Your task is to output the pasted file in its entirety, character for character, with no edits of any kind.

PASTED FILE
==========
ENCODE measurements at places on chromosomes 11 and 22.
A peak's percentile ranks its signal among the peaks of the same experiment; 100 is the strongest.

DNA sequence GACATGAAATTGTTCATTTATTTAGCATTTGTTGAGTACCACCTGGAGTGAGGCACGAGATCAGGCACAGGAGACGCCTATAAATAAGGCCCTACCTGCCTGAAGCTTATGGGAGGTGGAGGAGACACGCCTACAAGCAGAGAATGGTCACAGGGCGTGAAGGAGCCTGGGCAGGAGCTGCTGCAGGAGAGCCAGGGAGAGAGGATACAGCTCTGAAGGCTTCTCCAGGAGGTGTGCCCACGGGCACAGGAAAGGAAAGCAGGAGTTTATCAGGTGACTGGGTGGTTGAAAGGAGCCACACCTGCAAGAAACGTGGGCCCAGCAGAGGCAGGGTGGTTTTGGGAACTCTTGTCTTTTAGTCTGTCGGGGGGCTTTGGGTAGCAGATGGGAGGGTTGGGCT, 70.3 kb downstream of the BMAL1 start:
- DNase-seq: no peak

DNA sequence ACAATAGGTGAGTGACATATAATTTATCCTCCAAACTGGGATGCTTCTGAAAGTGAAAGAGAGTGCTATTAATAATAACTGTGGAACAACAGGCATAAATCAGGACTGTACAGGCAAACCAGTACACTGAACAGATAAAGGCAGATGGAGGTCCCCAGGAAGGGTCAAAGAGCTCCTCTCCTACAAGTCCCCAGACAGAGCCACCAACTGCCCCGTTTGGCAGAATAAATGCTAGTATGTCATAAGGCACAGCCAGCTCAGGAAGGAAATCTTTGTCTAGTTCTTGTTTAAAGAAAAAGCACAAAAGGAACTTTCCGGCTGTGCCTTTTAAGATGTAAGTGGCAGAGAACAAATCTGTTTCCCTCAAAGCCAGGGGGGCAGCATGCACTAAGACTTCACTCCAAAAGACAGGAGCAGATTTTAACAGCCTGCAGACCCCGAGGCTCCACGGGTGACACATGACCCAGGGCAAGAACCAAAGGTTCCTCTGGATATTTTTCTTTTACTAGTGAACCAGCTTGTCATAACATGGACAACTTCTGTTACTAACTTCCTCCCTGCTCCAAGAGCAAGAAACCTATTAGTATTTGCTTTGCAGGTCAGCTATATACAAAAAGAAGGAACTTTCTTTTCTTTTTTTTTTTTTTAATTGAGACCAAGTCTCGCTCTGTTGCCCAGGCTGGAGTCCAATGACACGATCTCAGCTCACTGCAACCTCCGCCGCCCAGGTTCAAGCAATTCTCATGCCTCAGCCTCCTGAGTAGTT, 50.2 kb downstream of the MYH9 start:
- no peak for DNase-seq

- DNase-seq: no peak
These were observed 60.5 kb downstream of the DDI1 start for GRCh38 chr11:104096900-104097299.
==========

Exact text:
ENCODE measurements at places on chromosomes 11 and 22.
A peak's percentile ranks its signal among the peaks of the same experiment; 100 is the strongest.

DNA sequence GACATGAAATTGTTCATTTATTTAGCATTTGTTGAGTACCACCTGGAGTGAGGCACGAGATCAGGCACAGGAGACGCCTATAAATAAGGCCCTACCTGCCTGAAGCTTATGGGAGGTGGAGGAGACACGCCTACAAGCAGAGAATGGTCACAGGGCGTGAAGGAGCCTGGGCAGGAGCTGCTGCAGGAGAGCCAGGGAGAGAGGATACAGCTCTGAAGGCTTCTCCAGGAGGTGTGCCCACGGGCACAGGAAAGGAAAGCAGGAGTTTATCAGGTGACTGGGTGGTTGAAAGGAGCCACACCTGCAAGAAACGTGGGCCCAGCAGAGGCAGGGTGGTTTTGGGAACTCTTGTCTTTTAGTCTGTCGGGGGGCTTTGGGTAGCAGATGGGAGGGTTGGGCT, 70.3 kb downstream of the BMAL1 start:
- DNase-seq: no peak

DNA sequence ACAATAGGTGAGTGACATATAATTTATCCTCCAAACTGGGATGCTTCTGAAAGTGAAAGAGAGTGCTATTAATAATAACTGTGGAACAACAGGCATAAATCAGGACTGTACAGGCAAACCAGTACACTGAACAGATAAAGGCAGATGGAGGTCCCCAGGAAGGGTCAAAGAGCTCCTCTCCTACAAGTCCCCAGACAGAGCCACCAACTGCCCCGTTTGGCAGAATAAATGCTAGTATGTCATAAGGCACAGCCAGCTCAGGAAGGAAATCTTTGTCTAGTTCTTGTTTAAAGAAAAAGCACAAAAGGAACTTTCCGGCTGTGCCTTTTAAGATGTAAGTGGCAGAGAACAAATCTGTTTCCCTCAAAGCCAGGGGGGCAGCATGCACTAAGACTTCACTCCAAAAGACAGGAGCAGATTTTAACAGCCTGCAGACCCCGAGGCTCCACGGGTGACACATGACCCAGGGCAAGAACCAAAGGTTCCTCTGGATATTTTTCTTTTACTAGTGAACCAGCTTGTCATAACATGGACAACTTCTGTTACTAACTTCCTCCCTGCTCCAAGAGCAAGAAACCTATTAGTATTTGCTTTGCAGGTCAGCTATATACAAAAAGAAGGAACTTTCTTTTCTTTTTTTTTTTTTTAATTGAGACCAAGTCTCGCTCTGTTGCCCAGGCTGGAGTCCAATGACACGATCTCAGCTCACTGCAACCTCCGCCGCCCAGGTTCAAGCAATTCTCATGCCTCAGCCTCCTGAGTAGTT, 50.2 kb downstream of the MYH9 start:
- no peak for DNase-seq

- DNase-seq: no peak
These were observed 60.5 kb downstream of the DDI1 start for GRCh38 chr11:104096900-104097299.